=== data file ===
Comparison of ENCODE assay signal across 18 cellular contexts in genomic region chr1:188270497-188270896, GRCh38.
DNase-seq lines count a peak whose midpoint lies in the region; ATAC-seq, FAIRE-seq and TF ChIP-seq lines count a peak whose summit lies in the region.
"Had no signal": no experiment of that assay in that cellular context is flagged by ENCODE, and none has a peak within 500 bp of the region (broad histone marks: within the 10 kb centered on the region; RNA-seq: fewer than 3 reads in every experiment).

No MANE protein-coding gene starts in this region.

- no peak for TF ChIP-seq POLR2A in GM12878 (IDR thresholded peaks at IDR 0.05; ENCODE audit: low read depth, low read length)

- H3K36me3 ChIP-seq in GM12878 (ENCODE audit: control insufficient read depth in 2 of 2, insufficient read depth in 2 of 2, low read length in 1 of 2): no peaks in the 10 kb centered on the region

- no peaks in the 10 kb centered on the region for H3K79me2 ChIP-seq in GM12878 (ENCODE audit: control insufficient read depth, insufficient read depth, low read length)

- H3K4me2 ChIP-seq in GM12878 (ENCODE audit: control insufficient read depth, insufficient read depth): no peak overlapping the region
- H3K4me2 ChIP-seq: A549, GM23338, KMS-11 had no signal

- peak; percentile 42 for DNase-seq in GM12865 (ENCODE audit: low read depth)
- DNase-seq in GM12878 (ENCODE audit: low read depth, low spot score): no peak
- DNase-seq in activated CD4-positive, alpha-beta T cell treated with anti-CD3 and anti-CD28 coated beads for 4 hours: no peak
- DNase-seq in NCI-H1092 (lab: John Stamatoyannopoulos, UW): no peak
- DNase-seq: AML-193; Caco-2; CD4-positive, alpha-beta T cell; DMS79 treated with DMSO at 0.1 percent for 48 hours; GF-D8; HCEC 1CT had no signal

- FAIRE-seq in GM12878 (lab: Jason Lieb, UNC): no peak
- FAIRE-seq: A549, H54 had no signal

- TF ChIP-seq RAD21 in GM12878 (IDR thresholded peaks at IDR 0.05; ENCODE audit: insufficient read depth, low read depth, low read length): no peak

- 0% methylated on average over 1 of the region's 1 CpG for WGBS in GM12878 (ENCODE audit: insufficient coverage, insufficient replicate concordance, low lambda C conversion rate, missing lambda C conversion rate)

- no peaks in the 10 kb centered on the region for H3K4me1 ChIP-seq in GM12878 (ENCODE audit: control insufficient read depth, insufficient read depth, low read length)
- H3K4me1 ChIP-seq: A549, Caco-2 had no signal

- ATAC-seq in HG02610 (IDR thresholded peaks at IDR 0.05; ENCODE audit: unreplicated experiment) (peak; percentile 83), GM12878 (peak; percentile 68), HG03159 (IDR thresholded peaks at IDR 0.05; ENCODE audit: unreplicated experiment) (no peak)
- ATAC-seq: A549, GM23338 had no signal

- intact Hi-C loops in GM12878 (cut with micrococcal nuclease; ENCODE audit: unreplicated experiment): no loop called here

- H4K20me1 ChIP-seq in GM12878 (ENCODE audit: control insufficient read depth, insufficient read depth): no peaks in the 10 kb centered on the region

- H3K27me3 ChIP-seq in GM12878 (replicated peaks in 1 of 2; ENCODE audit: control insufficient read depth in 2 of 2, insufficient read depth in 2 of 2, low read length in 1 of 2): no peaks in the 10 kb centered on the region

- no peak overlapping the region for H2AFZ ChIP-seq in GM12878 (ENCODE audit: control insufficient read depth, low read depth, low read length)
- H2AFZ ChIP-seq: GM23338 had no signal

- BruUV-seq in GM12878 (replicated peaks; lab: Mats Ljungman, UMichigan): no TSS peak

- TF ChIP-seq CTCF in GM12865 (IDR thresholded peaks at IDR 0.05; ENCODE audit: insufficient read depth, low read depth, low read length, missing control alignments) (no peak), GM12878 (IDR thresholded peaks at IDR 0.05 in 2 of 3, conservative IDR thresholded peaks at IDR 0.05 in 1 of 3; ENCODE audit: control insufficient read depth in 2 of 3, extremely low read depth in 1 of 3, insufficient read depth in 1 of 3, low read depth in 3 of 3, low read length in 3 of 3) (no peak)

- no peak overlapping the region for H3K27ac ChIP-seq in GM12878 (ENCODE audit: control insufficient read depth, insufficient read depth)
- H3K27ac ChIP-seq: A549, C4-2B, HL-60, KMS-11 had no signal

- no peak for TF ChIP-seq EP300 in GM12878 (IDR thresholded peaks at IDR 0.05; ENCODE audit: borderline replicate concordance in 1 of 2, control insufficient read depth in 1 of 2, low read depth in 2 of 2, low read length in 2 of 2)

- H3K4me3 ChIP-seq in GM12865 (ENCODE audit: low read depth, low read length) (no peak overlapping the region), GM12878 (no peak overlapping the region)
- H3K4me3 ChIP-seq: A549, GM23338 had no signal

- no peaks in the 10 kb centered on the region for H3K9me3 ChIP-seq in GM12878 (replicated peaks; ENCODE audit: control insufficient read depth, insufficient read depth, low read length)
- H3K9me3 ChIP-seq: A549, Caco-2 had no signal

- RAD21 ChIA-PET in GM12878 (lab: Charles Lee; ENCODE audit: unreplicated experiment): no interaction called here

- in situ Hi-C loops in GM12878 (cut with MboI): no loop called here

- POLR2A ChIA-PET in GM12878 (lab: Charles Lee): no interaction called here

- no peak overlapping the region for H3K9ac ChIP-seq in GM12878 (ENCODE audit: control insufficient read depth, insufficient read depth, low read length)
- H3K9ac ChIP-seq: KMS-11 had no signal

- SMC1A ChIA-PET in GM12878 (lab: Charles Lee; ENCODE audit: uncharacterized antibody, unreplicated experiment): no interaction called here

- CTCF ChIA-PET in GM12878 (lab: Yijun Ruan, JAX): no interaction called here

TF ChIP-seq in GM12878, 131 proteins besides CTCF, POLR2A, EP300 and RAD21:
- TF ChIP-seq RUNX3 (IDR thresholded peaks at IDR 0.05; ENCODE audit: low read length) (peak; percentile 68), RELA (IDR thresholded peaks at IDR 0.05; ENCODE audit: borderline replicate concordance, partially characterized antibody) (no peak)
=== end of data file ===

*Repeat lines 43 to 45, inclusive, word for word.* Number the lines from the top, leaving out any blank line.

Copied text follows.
- CTCF ChIA-PET in GM12878 (lab: Yijun Ruan, JAX): no interaction called here

TF ChIP-seq in GM12878, 131 proteins besides CTCF, POLR2A, EP300 and RAD21:
- TF ChIP-seq RUNX3 (IDR thresholded peaks at IDR 0.05; ENCODE audit: low read length) (peak; percentile 68), RELA (IDR thresholded peaks at IDR 0.05; ENCODE audit: borderline replicate concordance, partially characterized antibody) (no peak)